Libraries in the Digital Age 2008: In Search of Knowledge
Levine, Emil, Tanackovic, Sanjica Faletar, Information Today
'The web is introducing implications more revolutionary than those produced by the invention of the printing press ... which did not structurally alter the models for expressing ideas ... nor significantly modify the relationship between authors and readers," according to Paolo Galluzzi of the Istituto e Museo Nazionale di Storia della Scienza in Florence, Italy. His keynote speech, titled Galileo's Blog: The Digital Library as a Repository of Knowledge kicked off the ninth Libraries in the Digital Age (LIDA) in Dubrovnik and Mljet, Croatia, from June 2 to 6. "Significantly," said Galluzzi, "we witness today a transition from taxonomy [centralized hierarchical order] to folksonomy [orientations of users who interact with the materials consulted]."
Galluzzi traced the evolution of museums, which resulted in the fragmentation of documentation and cultural heritage not only by discipline but also by objects. He says the development of a virtual museum (http://brunelleschi.imss.fi.it) using web and digital library technology overcomes typical exhibit fragmentation and allows users to explore an entire collection.
The conference hosted 145 participants (including 37 students) from 20 countries.
The conference covered the theme of Education and Training in Digital Libraries and Reference in Digital Environments. LIDA's goal, as stated by Tefko Saracevic in his introductory remarks, was to address the changing environment for libraries and information systems and services in the digital age with an emphasis on examining contemporary problems, advances, and solutions. This is required because constant changes in the digital world require a constant update of professional knowledge and competencies, according to Saracevic.
Reference in Digital Environments
The impact, research, and trends of digital libraries on reference around the world were the highlights in the first half of the conference. Gregory R. Crane, professor of classics at Tufts University in Medford, Mass., stated in Cyberinfrastructure to Transcend Language and Open up Cultures that digital libraries now enable "digital classicists" to conduct research that was previously impossible, such as identifying core data about Greco-Roman antiquity in Arabic and Chinese.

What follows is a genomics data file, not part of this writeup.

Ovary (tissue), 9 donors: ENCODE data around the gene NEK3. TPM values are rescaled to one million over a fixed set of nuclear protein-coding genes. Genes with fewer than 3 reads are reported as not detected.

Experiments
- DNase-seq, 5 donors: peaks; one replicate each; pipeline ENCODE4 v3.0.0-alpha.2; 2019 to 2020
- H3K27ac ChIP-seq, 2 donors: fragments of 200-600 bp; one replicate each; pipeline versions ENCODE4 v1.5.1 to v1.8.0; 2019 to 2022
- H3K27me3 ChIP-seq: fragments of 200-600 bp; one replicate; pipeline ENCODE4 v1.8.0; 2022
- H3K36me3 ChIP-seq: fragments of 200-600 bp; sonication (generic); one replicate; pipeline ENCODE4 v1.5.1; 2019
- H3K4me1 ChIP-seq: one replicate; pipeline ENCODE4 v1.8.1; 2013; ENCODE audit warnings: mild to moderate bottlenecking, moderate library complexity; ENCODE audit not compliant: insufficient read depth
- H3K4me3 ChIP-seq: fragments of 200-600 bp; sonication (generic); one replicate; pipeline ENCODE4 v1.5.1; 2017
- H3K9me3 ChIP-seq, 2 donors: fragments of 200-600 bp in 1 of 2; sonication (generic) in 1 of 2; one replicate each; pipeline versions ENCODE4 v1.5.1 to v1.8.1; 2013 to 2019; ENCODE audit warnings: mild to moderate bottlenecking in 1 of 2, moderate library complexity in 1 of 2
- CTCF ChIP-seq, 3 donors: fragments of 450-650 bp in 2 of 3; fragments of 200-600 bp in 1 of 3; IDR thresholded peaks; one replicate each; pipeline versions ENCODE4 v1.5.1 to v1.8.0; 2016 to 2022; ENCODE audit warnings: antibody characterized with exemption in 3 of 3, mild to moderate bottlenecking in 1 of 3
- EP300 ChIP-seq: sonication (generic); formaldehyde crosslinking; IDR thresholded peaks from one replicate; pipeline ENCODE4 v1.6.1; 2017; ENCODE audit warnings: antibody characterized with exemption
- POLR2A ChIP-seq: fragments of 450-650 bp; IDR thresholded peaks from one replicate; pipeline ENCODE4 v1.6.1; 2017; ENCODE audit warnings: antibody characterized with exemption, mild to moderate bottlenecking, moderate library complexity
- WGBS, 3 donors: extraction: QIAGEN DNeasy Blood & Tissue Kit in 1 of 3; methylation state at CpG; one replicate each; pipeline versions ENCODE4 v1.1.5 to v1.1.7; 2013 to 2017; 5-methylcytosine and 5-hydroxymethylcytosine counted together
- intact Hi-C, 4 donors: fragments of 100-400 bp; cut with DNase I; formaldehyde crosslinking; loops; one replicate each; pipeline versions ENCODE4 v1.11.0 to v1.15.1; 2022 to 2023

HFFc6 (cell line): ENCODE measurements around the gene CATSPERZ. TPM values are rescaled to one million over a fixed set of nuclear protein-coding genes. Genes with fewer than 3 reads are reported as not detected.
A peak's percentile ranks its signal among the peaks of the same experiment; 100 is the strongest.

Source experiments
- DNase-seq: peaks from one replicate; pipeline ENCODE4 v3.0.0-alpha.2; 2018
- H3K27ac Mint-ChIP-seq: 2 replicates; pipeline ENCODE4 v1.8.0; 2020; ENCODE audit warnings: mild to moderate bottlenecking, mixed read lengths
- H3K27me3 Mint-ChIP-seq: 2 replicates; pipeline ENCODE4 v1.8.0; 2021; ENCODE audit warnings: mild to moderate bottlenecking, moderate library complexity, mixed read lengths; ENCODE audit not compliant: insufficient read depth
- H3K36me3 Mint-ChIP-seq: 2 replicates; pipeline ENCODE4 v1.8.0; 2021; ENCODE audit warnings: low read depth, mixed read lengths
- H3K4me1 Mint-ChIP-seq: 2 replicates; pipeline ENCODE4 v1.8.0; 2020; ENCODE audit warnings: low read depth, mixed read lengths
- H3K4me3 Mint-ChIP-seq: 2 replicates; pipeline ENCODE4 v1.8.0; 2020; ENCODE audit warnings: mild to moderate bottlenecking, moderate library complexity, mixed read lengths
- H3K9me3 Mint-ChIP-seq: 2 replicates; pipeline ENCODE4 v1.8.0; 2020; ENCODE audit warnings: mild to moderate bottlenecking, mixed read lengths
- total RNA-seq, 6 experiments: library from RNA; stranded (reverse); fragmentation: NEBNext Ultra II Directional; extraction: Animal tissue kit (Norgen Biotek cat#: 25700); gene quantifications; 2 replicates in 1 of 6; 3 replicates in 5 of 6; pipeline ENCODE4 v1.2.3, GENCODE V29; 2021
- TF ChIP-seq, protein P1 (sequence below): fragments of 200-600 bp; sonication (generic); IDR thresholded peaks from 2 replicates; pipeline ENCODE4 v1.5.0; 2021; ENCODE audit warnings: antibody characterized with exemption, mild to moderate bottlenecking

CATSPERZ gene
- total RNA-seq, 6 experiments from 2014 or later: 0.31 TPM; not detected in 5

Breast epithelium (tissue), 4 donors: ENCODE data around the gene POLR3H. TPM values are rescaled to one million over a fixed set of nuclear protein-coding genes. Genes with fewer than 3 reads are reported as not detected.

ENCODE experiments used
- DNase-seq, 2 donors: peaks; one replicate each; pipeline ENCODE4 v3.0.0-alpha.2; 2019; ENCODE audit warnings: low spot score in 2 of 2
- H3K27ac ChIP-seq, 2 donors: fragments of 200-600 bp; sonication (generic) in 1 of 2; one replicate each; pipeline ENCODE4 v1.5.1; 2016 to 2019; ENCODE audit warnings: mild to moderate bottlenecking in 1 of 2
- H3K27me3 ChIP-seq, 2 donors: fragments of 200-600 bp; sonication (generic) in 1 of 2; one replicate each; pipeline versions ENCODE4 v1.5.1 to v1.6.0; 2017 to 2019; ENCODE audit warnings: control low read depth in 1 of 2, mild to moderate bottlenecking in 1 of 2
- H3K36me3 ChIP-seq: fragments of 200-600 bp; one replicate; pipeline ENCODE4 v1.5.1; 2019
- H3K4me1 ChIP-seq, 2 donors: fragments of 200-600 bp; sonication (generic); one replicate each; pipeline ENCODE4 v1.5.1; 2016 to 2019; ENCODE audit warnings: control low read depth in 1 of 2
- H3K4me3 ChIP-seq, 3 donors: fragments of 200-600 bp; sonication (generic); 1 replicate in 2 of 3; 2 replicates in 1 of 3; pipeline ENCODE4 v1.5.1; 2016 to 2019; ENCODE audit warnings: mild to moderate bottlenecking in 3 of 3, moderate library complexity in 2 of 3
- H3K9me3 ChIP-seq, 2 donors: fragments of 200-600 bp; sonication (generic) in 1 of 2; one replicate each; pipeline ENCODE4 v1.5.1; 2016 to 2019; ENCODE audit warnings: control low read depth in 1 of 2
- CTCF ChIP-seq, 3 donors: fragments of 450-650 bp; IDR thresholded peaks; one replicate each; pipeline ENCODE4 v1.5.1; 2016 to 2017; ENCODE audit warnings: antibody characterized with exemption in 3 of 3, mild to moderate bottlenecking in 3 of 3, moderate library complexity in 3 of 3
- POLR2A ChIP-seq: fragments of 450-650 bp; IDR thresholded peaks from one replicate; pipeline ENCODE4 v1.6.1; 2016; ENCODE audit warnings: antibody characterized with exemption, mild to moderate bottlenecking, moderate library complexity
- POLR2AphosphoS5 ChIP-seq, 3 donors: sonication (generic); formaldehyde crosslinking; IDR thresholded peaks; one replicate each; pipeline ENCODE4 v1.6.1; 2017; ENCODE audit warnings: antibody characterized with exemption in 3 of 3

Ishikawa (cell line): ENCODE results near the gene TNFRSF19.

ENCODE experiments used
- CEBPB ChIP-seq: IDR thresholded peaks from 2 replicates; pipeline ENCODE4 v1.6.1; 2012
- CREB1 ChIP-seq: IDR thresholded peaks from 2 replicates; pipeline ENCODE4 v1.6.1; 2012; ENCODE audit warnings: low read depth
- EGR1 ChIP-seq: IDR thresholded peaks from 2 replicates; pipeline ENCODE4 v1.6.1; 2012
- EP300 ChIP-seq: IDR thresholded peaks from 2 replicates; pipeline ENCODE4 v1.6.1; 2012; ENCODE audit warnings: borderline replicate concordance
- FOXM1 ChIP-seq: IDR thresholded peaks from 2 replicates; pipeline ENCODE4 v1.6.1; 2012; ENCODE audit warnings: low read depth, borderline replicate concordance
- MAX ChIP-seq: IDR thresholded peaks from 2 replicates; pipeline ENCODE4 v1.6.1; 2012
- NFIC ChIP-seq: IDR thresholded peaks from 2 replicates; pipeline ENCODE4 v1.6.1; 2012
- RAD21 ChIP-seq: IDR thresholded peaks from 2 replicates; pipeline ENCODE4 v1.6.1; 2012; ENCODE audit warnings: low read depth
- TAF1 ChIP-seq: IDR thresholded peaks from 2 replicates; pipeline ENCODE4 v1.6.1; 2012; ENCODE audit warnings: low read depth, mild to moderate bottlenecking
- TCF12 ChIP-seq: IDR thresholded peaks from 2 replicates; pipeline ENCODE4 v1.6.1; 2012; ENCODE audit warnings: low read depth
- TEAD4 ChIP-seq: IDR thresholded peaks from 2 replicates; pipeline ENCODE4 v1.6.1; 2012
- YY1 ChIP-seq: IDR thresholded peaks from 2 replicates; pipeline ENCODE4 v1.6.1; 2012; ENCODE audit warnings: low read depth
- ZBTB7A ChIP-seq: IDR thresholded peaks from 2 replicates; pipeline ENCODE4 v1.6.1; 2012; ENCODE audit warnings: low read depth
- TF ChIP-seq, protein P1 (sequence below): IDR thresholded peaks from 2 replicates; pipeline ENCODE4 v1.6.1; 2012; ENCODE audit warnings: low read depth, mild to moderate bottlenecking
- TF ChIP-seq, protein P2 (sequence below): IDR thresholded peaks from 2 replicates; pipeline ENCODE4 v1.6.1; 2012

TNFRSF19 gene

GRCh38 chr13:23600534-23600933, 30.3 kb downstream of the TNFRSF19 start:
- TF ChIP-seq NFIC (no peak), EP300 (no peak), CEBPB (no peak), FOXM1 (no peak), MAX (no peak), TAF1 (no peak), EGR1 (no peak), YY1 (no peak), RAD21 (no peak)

Ong Eng Chuan and Tang Puay Eng, both of the National Library Singapore, described two initiatives in digital reference--reference delivery service and network of specialists--in Collaborative Reference Interfaces to Harness Wisdom of the Masses. Reference delivery service is a template used to respond to queries as a webpage, and network of specialists broadcasts a query to participating reference specialists with consolidated responses being sent by email or mobile phone.
Caleb Tucker-Raymond of the Multnomah County Library in Portland, Ore., presented Models for Using Digital Reference Transcripts to Create Digital Reference Tools. Tucker-Raymond analyzed patron use of L-net, an online chat and email reference service provided by Oregon's libraries, for usage and effectiveness, finding that users' favorite tool was live chat.
Jacqueline Solis, Pam Sessoms, Kim Vassiliadis, and Lisa Norberg, all of the University of North Carolina-Chapel Hill, discussed the research and development of the Triangle Research Libraries Network (TRLN) joint union catalog in Digital Reference in a Next Generation Union Catalog. They said prototype interfaces were designed using chat sessions with students.
A 5-year study conducted from 2001 to 2006 of upper-class undergraduate students' use of web resources by Myoung C. Wilson, Richard W.Wilson, and Stacy M. Smulowitz, all of Rutgers University, revealed that although books are still the most frequently consulted source, there has been a steady rise in the use of web sources. Their findings also suggest there is a shift from . …